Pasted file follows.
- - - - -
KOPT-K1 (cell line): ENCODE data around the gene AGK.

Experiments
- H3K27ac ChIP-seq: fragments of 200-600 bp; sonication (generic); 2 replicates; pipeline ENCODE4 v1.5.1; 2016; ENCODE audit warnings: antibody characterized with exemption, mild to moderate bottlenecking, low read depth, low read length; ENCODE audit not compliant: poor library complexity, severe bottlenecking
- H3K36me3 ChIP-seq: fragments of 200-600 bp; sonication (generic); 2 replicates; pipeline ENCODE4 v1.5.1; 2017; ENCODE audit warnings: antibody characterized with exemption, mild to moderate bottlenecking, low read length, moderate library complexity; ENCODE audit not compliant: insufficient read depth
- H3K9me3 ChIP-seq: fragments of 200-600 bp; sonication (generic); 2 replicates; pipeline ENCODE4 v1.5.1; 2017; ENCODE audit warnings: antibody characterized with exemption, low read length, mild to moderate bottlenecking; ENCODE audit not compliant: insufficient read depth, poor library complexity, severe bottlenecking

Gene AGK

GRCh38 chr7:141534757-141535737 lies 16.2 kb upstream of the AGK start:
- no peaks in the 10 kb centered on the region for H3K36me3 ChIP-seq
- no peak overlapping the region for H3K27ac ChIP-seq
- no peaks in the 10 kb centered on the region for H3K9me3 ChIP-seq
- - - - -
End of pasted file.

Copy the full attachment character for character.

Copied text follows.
KOPT-K1 (cell line): ENCODE data around the gene AGK.

Experiments
- H3K27ac ChIP-seq: fragments of 200-600 bp; sonication (generic); 2 replicates; pipeline ENCODE4 v1.5.1; 2016; ENCODE audit warnings: antibody characterized with exemption, mild to moderate bottlenecking, low read depth, low read length; ENCODE audit not compliant: poor library complexity, severe bottlenecking
- H3K36me3 ChIP-seq: fragments of 200-600 bp; sonication (generic); 2 replicates; pipeline ENCODE4 v1.5.1; 2017; ENCODE audit warnings: antibody characterized with exemption, mild to moderate bottlenecking, low read length, moderate library complexity; ENCODE audit not compliant: insufficient read depth
- H3K9me3 ChIP-seq: fragments of 200-600 bp; sonication (generic); 2 replicates; pipeline ENCODE4 v1.5.1; 2017; ENCODE audit warnings: antibody characterized with exemption, low read length, mild to moderate bottlenecking; ENCODE audit not compliant: insufficient read depth, poor library complexity, severe bottlenecking

Gene AGK

GRCh38 chr7:141534757-141535737 lies 16.2 kb upstream of the AGK start:
- no peaks in the 10 kb centered on the region for H3K36me3 ChIP-seq
- no peak overlapping the region for H3K27ac ChIP-seq
- no peaks in the 10 kb centered on the region for H3K9me3 ChIP-seq